The Proposal by Mary Balogh

May 10, 2012
Step aside Avengers! Make way for the Super Angst Battalion!
Yes, Mary Balogh has started her new series, The Super, Survivor's Club series.  We have Sightless Guy, Walks with a Crutch Man, Scar-on-Face Fellow, Stammer Bloke, Desolate Woman and the leader of the Battalion, Everyone-Thinks-I-Killed-My-Wife Gent or X-Gent for those who know him. And, then we have our hero, Middle-Class-Dour Man.  So, we are in for some future laugh-filled installments from Ms. Balogh.

Our heroine is Gwen.  For those of you who are keeping track, you may remember her.  She's Neville's sister, you know, from One Night for Love...remember, he's Lauren's cousin.  You know her from A Summer to Remember.  Of course you know her, and she knows the Bedwyns.  Remember all the Slightly stories.  And of course there was Miss Martin school in the Simply stories, which brings us to Claudia, which brings us to Joseph, Marquess of Attingsborough, who shows up in this book, The Proposal. I now have a headache.  Oh yeh, Wulf puts in an appearance, too.

If any of you have ever read a Mary Balogh's book you know that they are usually filled with deep soul searching written with a fine melodic hand.  And, sometimes that melody is extraordinary and sometimes it is way too heavy.  This one is on the heavy side.  There is no outside drama going on, no villains, no kidnappers, no blackmail, no spies.  Nothing on the outside to build any tension.  All the tension is inside Dour Hugo and Smart Gwen's minds.  Their separate minds.  Their minds that never shut down, they are always bubbling up with reasons for this and that and why this won't work and why that won't work.  On and on.  Occasionally we are given glimpses of some funny banter, but the "middle-class," I'm not good enough, you don't fit in my world, woe is me routine of Dour Hugo went on w-a-y too long.  This is one time, I wish that Ms. Balogh had been a little less insightful and given these two characters something else to do besides think.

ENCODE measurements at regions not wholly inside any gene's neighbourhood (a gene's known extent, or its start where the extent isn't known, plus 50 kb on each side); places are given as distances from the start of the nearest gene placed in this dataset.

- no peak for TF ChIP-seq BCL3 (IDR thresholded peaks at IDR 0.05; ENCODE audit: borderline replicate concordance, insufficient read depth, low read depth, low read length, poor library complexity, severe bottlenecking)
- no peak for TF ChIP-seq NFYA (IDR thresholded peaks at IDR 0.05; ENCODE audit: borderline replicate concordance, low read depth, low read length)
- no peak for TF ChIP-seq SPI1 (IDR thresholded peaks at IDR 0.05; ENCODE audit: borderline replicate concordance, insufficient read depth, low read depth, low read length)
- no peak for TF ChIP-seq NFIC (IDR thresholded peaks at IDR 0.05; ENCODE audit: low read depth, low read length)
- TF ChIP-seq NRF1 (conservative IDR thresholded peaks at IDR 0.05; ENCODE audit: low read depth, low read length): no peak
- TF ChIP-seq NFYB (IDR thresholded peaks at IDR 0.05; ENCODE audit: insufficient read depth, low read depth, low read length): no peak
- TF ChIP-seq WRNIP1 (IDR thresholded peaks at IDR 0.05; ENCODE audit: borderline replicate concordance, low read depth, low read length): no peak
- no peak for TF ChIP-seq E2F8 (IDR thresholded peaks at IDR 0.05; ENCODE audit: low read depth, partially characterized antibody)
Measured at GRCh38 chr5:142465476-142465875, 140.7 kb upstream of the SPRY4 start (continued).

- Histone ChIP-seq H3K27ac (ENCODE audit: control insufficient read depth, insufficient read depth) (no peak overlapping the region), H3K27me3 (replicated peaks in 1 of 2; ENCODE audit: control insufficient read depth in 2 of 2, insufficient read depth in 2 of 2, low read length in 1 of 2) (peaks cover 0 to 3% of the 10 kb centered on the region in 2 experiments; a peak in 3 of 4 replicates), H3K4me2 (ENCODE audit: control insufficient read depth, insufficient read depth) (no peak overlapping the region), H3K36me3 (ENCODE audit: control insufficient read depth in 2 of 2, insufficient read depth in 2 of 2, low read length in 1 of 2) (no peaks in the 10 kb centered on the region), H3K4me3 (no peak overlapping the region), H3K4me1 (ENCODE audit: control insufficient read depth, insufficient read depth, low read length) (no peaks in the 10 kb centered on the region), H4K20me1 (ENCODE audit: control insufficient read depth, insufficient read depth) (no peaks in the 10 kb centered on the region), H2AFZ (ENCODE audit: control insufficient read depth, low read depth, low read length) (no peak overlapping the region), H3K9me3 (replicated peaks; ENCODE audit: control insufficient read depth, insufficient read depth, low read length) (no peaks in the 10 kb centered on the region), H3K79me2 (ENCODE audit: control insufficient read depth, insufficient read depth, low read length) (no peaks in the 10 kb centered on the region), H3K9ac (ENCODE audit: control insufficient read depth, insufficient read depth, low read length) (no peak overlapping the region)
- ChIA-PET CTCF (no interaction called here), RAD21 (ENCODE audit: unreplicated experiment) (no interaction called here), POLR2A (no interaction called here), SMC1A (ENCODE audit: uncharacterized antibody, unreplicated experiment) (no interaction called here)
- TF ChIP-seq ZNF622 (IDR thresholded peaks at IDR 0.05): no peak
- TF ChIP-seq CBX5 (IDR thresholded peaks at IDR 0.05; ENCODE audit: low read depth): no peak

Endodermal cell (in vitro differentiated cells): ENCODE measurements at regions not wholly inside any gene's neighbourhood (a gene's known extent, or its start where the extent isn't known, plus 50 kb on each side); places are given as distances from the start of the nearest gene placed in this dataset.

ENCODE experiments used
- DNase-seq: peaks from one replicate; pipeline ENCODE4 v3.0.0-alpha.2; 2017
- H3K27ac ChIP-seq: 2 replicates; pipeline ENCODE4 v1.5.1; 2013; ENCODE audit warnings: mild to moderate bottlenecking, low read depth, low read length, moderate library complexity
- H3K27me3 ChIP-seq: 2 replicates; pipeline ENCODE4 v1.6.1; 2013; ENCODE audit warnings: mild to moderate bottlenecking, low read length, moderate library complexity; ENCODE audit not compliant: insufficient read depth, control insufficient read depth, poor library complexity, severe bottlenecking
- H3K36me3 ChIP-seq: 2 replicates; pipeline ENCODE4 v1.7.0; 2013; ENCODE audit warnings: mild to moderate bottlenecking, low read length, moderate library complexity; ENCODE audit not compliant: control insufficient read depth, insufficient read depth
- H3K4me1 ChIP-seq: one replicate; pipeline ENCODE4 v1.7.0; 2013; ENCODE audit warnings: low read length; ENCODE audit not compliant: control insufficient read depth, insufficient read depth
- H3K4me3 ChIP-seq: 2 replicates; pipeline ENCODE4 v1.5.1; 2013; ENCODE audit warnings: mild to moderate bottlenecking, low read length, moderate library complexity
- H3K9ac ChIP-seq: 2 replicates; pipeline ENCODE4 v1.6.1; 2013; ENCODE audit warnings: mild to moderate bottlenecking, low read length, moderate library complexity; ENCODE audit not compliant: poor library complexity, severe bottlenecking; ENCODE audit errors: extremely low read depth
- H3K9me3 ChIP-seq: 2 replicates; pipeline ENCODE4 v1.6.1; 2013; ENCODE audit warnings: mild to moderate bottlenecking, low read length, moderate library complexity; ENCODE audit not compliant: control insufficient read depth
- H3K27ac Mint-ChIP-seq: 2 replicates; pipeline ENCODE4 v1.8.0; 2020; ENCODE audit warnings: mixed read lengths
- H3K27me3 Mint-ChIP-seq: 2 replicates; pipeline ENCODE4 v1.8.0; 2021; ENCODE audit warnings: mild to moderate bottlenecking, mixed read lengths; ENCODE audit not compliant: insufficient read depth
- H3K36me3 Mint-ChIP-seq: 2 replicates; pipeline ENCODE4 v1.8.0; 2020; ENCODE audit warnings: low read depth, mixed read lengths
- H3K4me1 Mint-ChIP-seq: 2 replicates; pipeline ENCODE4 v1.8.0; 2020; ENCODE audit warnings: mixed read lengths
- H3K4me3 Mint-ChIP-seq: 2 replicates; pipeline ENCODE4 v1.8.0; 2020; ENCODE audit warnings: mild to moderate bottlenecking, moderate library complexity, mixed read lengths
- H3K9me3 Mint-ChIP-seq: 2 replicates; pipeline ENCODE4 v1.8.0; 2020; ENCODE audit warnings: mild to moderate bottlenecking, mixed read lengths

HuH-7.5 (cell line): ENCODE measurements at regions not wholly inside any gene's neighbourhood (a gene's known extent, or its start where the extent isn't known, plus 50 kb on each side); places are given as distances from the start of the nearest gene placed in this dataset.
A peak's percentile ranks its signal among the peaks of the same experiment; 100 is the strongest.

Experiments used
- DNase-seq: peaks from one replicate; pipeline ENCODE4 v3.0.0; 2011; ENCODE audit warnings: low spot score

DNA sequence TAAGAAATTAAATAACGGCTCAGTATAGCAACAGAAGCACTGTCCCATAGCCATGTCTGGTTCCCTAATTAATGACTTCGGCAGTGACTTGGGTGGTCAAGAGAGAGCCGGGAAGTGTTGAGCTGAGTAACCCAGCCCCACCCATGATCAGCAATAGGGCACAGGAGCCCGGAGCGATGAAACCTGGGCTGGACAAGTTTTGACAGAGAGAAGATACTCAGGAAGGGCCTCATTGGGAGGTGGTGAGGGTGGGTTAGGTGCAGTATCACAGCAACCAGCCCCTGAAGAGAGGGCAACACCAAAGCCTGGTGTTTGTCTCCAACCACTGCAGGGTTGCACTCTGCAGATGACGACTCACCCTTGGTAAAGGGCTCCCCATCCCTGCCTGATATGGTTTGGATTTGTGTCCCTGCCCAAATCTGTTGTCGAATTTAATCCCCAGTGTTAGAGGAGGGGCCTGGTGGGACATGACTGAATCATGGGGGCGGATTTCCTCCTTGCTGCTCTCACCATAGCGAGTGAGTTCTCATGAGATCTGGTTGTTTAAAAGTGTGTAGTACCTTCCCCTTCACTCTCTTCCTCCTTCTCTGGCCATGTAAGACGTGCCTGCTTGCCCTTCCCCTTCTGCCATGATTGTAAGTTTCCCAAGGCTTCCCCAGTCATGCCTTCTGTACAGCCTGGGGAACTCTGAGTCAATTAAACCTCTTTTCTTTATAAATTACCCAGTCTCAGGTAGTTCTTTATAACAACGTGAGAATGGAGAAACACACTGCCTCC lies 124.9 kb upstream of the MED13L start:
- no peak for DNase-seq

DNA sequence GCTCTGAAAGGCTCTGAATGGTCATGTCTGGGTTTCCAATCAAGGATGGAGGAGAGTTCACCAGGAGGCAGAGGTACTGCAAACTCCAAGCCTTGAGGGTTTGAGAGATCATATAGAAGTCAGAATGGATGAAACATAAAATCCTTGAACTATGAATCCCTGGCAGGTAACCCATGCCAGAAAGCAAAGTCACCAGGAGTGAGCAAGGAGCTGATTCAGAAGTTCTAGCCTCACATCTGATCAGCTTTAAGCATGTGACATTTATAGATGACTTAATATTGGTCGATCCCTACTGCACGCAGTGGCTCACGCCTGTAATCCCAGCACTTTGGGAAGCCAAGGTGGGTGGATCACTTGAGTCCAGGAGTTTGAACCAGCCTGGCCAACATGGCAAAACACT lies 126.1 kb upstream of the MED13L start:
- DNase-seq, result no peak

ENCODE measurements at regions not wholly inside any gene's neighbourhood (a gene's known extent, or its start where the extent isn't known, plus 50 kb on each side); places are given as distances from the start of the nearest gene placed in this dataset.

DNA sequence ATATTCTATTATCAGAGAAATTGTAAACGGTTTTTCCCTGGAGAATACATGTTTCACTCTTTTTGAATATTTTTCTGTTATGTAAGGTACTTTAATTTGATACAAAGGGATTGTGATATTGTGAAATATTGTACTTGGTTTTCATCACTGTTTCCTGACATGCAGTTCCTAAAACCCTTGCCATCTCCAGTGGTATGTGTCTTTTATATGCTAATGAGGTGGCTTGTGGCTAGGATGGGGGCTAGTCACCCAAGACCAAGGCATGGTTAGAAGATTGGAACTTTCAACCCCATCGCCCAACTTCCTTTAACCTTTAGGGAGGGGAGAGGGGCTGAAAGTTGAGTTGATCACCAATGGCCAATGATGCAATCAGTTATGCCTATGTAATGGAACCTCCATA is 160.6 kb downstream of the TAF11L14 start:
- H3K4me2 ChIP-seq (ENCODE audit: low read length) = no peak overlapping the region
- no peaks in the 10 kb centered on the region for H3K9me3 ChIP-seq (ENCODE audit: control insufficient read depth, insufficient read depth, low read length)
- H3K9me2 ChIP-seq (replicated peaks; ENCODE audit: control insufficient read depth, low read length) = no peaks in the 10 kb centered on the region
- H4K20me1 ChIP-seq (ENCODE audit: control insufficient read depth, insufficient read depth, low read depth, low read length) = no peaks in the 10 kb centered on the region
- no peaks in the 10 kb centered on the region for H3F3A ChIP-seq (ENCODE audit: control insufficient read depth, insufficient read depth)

This was a slow read for me, dare I say laborious.  I love Mary Balogh and think she's one of the best examples of romance writing around, but this one missed the mark for me.  Ms. Balogh can write some of the most romantic feelings, some of the best tear-jerkers in the business, some really hot sex scenes and some very tender moments.  But this one had very few of those moments and two characters I didn't care about.  And, I wanted to.

Hopefully, the next in the series will be more what I have come to expect from Ms. Balogh.

Time/Place: Regency England
Sensuality Rating: Warm


Luxembourg said...

I mostly loved this book. I liked both Gwen and Hugo, and was able to relate to their struggles as well as to their joys. However, the occasional weight of the new-series/13th-book-since-Lily-invaded-Lauren's-wedding, plus the issue I had with the villain being so conveniently the same guy for both the leads, cause me to make this a very rare 4-star rating for a Balogh novel. Totally worth reading, and I look forward to the next one in the series. And I was delighted to see Gwen get her happy ending after she played minor character roles in so many previous novels. It's unfair that Wilma got her happy ending before Gwen did when Gwen is so much nicer a person, but it was worth the wait. I will definitely be rereading this from time to time.

Hilcia said...

I love Mary Balogh, but I have to agree with you on this one. Hugo and Gwen were so much in their own heads that I sometimes didn't "feel" their real emotions. For some reason when Hugo was relating his deepest sorrows to Gwen, that experience was seen through Gwen's point of view, so it was diluted, and vice versa. So... I didn't get that!

I was happy for Gwen, I loved her character from previous novels, but this book missed the mark for me too. I am looking forward to the next book though. There's always hope with Balogh. *g*

SidneyKay said...

Hilicia: I love Ms. Balogh also. But, I needed a Valium for this one.

Melissa said...

I love Mary Balogh as well, but this truly was laborious and slow to read.